These ‘jokey’ Veet ‘Don’t risk dudeness’ ads in which a ‘sexy lady’ turns into an ‘unsexy dude’ because she hasn’t used the smelly depilatory cream have provoked an e-flurry of outrage for their sexism and shaming of women who aren’t always smooth, so much so that Veet had to issue an apology and withdraw them.
But what’s truly ‘funny’ about these ads is that in some ways they strike me as actually being the advertising world’s version of those ‘gender flip’ click-bait posts that many of the people lambasting the Veet ads profess to love. You know, the ones that pretend that men are never objectified – despite male (self) objectification being hard to miss these days unless you’re trying really, really hard not to notice flagrant, flaming evidence like this. And this.
Instead of looking around us, we’re supposed to listen to blather like this:
“For some reason, as soon as you put a man in there … it’s an entirely different thing that we aren’t used to seeing.”
Only if you’ve been jamming your eyes shut for the last twenty years, dear.
So, having pretended that male objectification doesn’t exist, it’s now ‘really radical’ and ‘challenging’ to ‘flip’ the roles. But in an ironic and unconvincing way, usually making sure that the men adopting the faux ‘sexualised’ poses are unattractive. (And not wetting their vests.)
The ‘anti-sexism’ of many of those ‘gender flip’ memes strikes me as completely bogus, implicitly depending as it does on the entirely (hetero)sexist presumption that sexiness is a female quality. The ‘ludicrousness’ of the man adopting ‘sexy’ poses requires a worldview that insists men just aren’t meant to be objectified. That simply doesn’t see male objectification because it’s not suppose to happen.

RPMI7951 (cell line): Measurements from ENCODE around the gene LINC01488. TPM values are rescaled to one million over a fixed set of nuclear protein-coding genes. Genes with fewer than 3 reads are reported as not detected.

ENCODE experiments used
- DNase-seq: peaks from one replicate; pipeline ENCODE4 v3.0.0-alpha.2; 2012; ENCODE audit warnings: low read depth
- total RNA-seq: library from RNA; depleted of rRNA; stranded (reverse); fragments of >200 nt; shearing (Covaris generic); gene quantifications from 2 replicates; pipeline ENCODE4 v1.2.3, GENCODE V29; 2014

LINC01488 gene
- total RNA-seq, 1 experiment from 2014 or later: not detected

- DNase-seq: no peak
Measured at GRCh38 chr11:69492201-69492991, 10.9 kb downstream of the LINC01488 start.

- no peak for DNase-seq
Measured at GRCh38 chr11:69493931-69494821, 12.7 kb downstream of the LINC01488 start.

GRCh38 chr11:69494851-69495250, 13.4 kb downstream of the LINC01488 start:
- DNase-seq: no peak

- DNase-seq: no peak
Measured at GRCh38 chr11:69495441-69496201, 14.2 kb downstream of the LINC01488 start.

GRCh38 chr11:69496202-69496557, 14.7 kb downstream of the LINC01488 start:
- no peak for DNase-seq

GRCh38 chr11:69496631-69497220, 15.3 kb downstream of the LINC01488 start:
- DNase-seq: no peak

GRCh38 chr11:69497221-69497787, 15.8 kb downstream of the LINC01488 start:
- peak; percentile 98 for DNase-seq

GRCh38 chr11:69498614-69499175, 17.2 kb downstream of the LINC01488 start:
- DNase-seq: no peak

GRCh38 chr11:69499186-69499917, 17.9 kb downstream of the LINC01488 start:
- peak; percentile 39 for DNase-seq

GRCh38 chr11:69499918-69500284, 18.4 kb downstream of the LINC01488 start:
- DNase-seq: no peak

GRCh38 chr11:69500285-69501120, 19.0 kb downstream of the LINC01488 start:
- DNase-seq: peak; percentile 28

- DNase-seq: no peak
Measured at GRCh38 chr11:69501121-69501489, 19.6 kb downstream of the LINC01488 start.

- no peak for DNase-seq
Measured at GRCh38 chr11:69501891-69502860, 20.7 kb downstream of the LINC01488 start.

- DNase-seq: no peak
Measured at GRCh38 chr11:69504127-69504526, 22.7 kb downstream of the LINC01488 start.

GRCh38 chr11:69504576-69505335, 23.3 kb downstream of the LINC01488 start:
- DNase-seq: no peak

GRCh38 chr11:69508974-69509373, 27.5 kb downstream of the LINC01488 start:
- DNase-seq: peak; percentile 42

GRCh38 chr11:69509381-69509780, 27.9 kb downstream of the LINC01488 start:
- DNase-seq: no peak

So the ‘gender flip’ actually tends to reinforce the very thing it hypocritically pretends to undermine.
Worse, people pretend, over and over again, to be impressed by daggy male hipsters pretending to do sexy while pretending to subvert sexism – as a way of getting attention. Which is the only really sincere part of the whole charade.
By contrast, these crass Veet ads are at least refreshingly honest and out of the closet in their horrendous heterosexist revulsion at ‘dudeness’, and the ludicrousness of male sexiness. And of course the thing that is always hovering behind that revulsion, particularly in the US: that dudes might get it on with other dudes.
In stubbly fact, this obsession ends up swallowing their whole campaign, no gag reflex, to the point where it has little or nothing to do with women at all – despite them being the target market.
It ends up being about two dudes in bed.
h/t Dr Petra